Mr. Vording also notes that your regular bank may offer perks to get your car loan, such as a gift card for gasoline. Ask your dealer if they can get a good loan rate from your bank, and you may get the incentives, too.
If you’re buying a used car privately, however, you may have to come up with your own financing arrangements. Mr. Prymak cautions that banks and credit unions can be reluctant to issue loans on aging cars. “They know it can be problematic … Over seven or eight years old, most cars can’t be financed. You have to pay cash.”
As a final alternative, you could lend money to yourself, say, with a line of credit. But if you go this route, you must have the financial discipline to pay yourself back on schedule. Any cheating will only add to your overall debt.
When will you need car insurance?
When you’ve narrowed your search for a used car to a small selection of makes, models and years, it’s a good idea to call around to insurance companies and get an idea of how much your premiums will cost and what you’ll get for them.
When you’re ready to buy a specific vehicle, you’ll need insurance before you can drive away. You cannot drive in Canada without car insurance, and dealers won’t let you off the lot without it. You’ll also need insurance to register your car.
The cost of coverage will vary depending on your driving record, the type of car you buy and how much additional coverage you want beyond mandatory minimuMr. Prymak Mandatory minimums vary by province and territory. You can find details for each jurisdiction at the Insurance Bureau of Canada website, as well as useful consumer tips about buying insurance.
Should you buy from a dealership or a private seller?
The choice between buying from a dealer versus a private sale comes down to certainty versus price. Used car dealers operate in a regulated industry, so you’ve got recourse if something goes wrong with your deal, Carfax’s Mr. Vording says.
You’ll also receive a vehicle history report during the sales process. And if you buy a certified pre-owned vehicle, you’ll know that car has been inspected and reconditioned by either the dealer or the manufacturer. At minimum, the car will have been inspected by a mechanic, unless it is being sold as-is.
That’s all great, but there’s one big upside in a private sale: You’ll have a better chance to negotiate, and you will probably get a better price – if you do your homework and pick the right car. More on that coming up.
Private sales: How to inspect a car
So, you’ve evaluated your needs and budget. You’ve also spotted a private used-car listing on Kijiji that looks like a pretty good deal. You call the seller and make an appointment to look at the car. Now what?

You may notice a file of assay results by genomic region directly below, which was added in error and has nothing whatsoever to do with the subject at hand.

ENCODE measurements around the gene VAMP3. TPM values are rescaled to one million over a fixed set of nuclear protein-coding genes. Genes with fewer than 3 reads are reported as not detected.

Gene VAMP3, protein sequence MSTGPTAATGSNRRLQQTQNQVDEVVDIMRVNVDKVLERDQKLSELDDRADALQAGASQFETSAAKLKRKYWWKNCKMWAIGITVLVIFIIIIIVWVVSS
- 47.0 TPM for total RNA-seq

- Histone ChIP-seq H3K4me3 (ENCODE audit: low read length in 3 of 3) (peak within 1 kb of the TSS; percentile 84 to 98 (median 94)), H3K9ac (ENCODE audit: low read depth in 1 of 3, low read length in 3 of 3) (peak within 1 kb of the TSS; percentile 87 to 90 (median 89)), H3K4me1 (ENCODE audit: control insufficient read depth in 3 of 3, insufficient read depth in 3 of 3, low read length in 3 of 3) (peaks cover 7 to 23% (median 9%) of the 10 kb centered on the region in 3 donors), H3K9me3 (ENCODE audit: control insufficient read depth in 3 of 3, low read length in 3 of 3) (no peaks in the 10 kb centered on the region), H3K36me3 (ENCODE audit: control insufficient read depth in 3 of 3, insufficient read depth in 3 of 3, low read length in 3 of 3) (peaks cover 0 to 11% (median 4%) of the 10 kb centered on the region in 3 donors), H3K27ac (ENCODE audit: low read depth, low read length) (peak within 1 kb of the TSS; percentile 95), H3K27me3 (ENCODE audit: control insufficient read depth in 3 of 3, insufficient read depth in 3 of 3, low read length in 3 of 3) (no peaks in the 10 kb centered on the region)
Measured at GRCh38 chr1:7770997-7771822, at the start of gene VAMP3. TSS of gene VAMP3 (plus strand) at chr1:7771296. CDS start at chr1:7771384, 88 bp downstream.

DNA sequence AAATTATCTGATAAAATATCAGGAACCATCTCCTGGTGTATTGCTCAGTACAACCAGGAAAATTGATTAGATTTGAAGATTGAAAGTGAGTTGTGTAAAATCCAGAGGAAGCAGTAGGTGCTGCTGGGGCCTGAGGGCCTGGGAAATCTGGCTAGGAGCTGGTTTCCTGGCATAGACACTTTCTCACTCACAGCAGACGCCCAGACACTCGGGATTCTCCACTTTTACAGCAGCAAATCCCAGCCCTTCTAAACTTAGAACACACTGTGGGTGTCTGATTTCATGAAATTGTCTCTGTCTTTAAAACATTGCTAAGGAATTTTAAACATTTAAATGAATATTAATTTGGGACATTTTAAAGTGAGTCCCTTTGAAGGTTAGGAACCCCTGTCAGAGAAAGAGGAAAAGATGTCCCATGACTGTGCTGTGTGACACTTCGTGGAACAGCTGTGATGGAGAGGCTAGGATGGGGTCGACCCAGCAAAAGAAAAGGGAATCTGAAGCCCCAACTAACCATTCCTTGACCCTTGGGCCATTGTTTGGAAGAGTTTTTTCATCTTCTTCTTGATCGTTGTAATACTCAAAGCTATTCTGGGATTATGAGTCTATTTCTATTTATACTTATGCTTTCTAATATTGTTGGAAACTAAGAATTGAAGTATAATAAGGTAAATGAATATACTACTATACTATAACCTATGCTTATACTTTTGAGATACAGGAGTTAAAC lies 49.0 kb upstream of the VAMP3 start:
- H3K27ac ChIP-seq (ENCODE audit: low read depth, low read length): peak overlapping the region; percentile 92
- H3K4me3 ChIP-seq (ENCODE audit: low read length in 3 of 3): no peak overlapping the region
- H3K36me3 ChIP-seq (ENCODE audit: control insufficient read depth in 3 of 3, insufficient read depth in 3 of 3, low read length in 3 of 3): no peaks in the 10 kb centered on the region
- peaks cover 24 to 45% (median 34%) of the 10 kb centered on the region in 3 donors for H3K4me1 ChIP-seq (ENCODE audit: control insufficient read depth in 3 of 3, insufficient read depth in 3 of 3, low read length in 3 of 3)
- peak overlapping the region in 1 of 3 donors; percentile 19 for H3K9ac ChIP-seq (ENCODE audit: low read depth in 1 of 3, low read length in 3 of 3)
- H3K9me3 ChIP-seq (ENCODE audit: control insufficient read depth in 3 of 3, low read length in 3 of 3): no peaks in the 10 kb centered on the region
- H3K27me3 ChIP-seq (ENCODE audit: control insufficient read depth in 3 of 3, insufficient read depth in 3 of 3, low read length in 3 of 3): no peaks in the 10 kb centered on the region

There’s plenty of good advice online on how to inspect a used car so read up before you meet your seller. (Again, ConsumerReports.com and AutoTrader.ca are well-known starting points, but far from your only sources.)
When you dig in, you’ll find there’s a lot of ground to cover, from inspecting the exterior of the car for signs of damage or shoddy repairs to the body or glass to sniffing the interiors for hints of damp or rust and testing all the warning lights to make sure they work.
Most important, though, is to have the vehicle inspected by a reputable mechanic. Before you make an offer, you need to know about the car’s overall condition, whether there have been repairs not disclosed by the seller, and whether there are any parts that will soon need maintenance or repair.
“Taking the car to a mechanic … is one of the most important steps in buying a used car,” Mr. Prymak Prymak says. If the seller refuses, just walk away. Also, be sure to get a vehicle-history report. It’s money well spent.
How to take a test drive
The key to a successful test drive is to drive as you normally would. If you’ll be using the car on city streets, look for stop-and-start traffic. If you expect to drive in hilly areas, check it out on inclines. No matter where you’re driving, pay attention to the overall handling and engine sounds.
Find some highway, too, and see how the car responds at faster speeds and the smoothness of acceleration when merging into traffic. Throughout the process, stay focused on the vehicle. Don’t let the seller distract you with questions or conversation.
The bottom line: Final tips for buying a car
Buying a car – new or used – is one of life’s major expenditures. For many, it will be second only to buying a home. So, it’s important to keep a cool head.
It’s crucial to keep an eye on the total cost of ownership, not just the monthly payment. During the COVID-19 pandemic, the most common term for a used car loan soared to 84 months, much longer than the traditional 48 months. Thus, buyers will be making monthly payments well into the timeframe when they should expect the budget for maintenance and repairs to be climbing.
Keep all of those costs in mind and stay focused on the goal, which is to get the most value from the deal you ultimately make. Above all, do your homework and stay rational.
“I’m a car lover … and I’ve definitely made emotional decisions,” Carfax’s Mr. Vording says. “Doing as much legwork online is a great starting point to not build that pure emotional attachment to sheet metal. The other piece is, take time to breathe. Learn something, digest it and don’t rush to a decision.”